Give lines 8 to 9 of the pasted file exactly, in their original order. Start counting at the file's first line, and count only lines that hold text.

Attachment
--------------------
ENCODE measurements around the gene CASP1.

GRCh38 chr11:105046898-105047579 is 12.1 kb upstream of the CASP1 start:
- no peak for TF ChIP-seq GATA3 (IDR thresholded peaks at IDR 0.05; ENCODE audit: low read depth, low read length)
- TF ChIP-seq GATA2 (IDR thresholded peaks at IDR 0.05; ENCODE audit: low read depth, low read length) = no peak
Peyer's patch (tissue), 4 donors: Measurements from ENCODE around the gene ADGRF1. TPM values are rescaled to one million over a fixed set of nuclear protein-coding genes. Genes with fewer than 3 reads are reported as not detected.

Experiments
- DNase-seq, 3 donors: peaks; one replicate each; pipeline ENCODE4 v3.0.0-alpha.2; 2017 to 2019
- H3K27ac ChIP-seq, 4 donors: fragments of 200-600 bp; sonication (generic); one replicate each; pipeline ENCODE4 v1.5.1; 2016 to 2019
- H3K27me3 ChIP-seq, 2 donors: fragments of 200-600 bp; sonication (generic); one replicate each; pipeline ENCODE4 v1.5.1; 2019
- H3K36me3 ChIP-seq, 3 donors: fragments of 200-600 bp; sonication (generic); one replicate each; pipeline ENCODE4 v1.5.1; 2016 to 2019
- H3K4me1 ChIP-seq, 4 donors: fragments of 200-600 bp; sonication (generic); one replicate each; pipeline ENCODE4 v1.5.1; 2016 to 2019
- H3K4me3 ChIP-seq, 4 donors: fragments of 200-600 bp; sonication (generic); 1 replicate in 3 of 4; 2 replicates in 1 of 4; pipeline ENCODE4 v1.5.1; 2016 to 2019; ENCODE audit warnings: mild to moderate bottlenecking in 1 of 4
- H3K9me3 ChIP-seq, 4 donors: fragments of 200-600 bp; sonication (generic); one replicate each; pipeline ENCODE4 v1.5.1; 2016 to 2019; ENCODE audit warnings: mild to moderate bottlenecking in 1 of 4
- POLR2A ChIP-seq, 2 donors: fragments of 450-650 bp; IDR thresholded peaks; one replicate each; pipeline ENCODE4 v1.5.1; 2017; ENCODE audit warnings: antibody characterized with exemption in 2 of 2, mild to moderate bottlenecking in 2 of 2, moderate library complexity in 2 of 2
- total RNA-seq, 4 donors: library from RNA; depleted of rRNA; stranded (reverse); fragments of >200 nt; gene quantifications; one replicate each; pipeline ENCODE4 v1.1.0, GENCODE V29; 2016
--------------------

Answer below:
- H3K27ac ChIP-seq, 4 donors: fragments of 200-600 bp; sonication (generic); one replicate each; pipeline ENCODE4 v1.5.1; 2016 to 2019
- H3K27me3 ChIP-seq, 2 donors: fragments of 200-600 bp; sonication (generic); one replicate each; pipeline ENCODE4 v1.5.1; 2019